Petitioner a parole date. Petitioner, proceeding in pro se, raises claims regarding the proceedings the Board utilized in reaching their decision. Petitioner argues, albeit somewhat inarticulately, that all of the errors alleged, taken together, violated his due process rights, resulting in a complete miscarriage of justice. While Petitioner may not express himself so clearly, the court must read pro se pleadings liberally. In so doing, the court finds that Petitioner should be allowed to proceed on his claims to the extent they allege a due process violation. Whether he will be successful on his claims is not before the court at this time. However, the undersigned is unable at this juncture to determine that petitioner is not entitled to relief, and the motion to dismiss for failure to state a federal claim should be denied.

In addition, Respondent argues that Petitioner's seventh claim, regarding the validity of his conviction is untimely and should be dismissed. Petitioner responds that his conviction is based on a vague and indefinite statute in violation of his Sixth and Fourteenth Amendment rights. Petitioner specifically states in his amended petition that the judgment of conviction was dated in December 1988.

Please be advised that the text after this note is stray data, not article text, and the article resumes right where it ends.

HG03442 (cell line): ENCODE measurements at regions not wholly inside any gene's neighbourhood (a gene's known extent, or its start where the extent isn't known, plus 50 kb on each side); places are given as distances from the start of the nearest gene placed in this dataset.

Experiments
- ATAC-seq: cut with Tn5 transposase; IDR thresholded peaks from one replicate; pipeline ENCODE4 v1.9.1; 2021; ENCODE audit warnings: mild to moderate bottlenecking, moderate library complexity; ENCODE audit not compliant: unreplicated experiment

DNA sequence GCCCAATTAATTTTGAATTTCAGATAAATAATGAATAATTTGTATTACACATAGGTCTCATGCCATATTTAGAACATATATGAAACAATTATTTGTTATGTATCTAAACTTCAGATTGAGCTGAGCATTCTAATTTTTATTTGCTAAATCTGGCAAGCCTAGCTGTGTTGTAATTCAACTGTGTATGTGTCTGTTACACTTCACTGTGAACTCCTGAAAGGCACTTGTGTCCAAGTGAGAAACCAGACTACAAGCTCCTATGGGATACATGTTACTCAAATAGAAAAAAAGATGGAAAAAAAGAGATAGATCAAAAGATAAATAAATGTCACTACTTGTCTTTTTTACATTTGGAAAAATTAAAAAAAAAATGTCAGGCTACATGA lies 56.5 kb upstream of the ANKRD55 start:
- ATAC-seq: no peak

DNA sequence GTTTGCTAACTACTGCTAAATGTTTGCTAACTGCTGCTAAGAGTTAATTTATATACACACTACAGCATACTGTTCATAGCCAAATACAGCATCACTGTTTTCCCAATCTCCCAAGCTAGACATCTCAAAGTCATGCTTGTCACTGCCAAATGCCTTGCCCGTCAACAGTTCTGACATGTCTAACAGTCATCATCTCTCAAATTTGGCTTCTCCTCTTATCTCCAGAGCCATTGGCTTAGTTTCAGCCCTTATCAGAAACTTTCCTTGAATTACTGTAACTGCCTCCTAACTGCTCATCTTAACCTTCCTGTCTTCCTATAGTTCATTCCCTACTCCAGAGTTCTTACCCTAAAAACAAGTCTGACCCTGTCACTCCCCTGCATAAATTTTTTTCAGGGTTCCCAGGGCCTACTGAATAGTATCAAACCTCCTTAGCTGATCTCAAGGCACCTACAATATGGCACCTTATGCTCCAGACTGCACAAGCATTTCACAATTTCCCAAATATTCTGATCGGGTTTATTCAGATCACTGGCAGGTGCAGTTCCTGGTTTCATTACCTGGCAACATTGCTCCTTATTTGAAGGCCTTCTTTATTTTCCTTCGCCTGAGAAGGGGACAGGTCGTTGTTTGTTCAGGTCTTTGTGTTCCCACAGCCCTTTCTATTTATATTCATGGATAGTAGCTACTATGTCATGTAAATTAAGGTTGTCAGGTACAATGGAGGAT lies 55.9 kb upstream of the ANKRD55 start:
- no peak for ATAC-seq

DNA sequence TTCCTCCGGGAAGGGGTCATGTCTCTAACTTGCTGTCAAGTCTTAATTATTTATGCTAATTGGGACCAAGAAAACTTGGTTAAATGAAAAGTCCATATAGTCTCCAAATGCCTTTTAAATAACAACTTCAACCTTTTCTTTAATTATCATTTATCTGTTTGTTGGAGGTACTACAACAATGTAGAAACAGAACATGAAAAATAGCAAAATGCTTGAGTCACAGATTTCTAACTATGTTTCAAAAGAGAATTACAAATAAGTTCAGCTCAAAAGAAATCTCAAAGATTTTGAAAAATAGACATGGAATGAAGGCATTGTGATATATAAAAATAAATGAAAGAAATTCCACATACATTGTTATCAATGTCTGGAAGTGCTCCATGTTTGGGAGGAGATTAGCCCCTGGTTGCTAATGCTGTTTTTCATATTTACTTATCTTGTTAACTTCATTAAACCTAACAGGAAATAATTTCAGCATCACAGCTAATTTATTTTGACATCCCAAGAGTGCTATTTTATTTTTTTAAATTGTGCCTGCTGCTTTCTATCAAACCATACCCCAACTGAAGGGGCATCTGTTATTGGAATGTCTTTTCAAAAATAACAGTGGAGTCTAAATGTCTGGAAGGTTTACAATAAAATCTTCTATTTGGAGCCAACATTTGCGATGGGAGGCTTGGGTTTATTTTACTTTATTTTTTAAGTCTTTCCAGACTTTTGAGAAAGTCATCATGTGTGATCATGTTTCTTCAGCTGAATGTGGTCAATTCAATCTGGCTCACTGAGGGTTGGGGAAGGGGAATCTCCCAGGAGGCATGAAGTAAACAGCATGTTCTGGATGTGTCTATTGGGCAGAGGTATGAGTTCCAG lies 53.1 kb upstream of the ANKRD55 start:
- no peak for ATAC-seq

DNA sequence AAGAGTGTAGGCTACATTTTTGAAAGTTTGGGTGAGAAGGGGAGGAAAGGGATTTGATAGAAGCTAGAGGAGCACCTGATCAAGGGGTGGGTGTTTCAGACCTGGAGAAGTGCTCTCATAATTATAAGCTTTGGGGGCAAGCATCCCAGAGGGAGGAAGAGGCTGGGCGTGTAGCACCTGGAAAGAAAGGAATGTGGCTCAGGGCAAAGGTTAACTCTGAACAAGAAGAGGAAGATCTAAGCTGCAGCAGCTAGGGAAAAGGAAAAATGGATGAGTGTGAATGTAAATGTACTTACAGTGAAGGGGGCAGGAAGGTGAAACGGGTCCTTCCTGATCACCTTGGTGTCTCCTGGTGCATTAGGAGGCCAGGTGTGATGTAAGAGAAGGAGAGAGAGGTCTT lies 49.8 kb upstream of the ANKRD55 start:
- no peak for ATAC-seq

Federal habeas corpus petitions must be filed within one year from the later of:

(1) the date the state court judgment became final; (2) the date on which an impediment to filing created by state action is removed; (3) the date on which a constitutional right is newly-recognized and made retroactive on collateral review; or (4) the date on which the factual predicate of the claim could have been discovered through the exercise of due diligence. See 28 U.S.C. § 2244(d). Typically, the statute of limitations will begin to run when the state court judgment becomes final by the conclusion of direct review or expiration of the time to seek direct review. See 28 U.S.C. § 2244(d)(1).